Artist rendition of an animal cell membrane. Artist rendition of a plant cell wall.
The cytoskeleton makes up the internal framework, like the steel girders that are the framework for buildings in a city that gives each cell its distinctive shape and high level of organization. It is important for cell movement and cell division (mitosis).
Picture of a cell’s cytoskeleton- a complex network of tubules and filaments.
Cytoplasm is a semi-fluid substance (think gelatin) found inside the cell. The cytoplasm encases, cushions and protects the internal organelles. It is the cell landscape found in any space where organelles are not and therefore is much like the lawns and parks of our city.
The cytoplasm is the substance surrounding the visible vacuoles in this cell.
Like a post office, the golgi apparatus is used for shipping those goods created by the ER and ribosomes to the rest of cell.
EM picture of a golgi apparatus Artist rendition of the Golgi Complex
Chloroplasts are organelles found only in plant cells. Like a solar energy plant they use sunlight to create energy for the city. Chloroplasts are the site of photosynthesis a process in which the plant uses carbon dioxide, water and sunlight to create energy in the form of glucose for the plant cell as well as heterotrophs that consume the plant.
Artist rendition of a chloroplast- site of photosynthesis in plant cells.
Mitochondria are found in both plant and animal cells and is the site of cellular respiration. Through this process that will be covered in the Photosynthesis and Respiration lab ATP is created which is used for energy by the cell.
Electron microscope picture of a mitochondria.
The lysosomes are digestive sacs that can break down macromolecules in the cell using the process of hydrolysis. The digestion is carried out with lysosomal enzymes found in the lysosome. Like waste disposal in a city, lysosomes help keep excessive or bulky macromolecules from building up in the cell.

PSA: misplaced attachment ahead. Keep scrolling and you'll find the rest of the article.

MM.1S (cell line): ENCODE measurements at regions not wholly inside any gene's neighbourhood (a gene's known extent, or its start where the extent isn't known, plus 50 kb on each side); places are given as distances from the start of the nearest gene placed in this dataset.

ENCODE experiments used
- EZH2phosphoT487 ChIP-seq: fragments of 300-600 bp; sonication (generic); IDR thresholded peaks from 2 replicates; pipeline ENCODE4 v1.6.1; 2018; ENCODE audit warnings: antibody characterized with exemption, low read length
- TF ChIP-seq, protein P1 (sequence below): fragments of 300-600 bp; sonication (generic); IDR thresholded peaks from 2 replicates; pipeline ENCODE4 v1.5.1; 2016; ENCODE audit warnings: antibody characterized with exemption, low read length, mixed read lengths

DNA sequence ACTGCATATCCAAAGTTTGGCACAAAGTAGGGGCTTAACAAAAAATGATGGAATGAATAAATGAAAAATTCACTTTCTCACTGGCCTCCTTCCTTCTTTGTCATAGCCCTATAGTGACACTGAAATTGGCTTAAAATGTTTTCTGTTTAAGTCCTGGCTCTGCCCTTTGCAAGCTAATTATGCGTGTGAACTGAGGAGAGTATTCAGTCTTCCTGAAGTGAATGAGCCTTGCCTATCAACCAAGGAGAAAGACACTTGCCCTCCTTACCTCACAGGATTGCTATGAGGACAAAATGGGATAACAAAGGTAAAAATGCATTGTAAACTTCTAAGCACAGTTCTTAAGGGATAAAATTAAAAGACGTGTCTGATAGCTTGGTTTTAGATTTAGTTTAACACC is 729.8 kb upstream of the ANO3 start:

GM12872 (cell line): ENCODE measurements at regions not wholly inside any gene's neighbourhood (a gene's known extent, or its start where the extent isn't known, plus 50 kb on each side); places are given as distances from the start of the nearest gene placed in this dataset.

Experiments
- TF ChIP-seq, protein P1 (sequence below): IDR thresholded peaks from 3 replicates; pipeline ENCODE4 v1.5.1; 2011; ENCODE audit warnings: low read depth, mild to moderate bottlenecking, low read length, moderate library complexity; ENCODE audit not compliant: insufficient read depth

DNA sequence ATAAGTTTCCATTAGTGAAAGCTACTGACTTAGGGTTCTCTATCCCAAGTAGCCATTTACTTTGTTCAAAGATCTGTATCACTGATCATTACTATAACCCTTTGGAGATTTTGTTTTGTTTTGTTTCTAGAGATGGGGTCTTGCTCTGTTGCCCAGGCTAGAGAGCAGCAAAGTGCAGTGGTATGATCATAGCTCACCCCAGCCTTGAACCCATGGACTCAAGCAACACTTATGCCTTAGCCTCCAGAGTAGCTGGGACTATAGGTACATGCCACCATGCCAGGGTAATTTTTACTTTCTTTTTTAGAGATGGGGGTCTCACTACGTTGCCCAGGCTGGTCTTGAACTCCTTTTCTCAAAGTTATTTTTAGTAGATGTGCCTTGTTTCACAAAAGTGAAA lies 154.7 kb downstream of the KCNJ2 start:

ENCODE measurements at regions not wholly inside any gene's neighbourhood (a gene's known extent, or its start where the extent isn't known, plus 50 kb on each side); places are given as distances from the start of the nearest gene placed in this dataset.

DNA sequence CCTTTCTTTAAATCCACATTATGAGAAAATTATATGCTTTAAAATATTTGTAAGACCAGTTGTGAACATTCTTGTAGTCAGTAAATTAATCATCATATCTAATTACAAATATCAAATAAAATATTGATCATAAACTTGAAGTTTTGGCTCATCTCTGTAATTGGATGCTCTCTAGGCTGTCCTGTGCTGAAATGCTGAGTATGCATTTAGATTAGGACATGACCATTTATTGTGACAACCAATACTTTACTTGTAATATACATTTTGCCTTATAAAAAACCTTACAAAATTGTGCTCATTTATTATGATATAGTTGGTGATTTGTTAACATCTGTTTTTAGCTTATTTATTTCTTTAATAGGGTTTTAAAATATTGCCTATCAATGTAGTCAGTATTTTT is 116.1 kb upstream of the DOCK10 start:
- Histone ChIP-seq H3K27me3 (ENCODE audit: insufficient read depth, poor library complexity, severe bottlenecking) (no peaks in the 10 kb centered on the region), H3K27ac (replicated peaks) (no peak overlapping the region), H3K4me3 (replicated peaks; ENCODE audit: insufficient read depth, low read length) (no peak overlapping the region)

Electron microscope picture of a lysosome.
Think of these membrane sacs that have a variety of functions as containment units for anything in excess in a city. They can hold many substances from organic molecules to simple excess water. Plant cells have a central vacuole that is important in maintaining plant turgidity. You can read more about this phenomenon in the Biological Membranes Lab.
Central vacuole of a plant cell.
Now that you know some important cell organelles let us identify those that distinguish plant cells from animal cells. From the descriptions above, we can identify three organelles unique to plant cells: 1) cell wall (versus a cell membrane in animal cells), 2) central vacuole (regular vacuoles are found in animal cells) and 3) chloroplasts (animals do not perform photosynthesis. This is what makes plants autotrophs and animals heterotrophs.)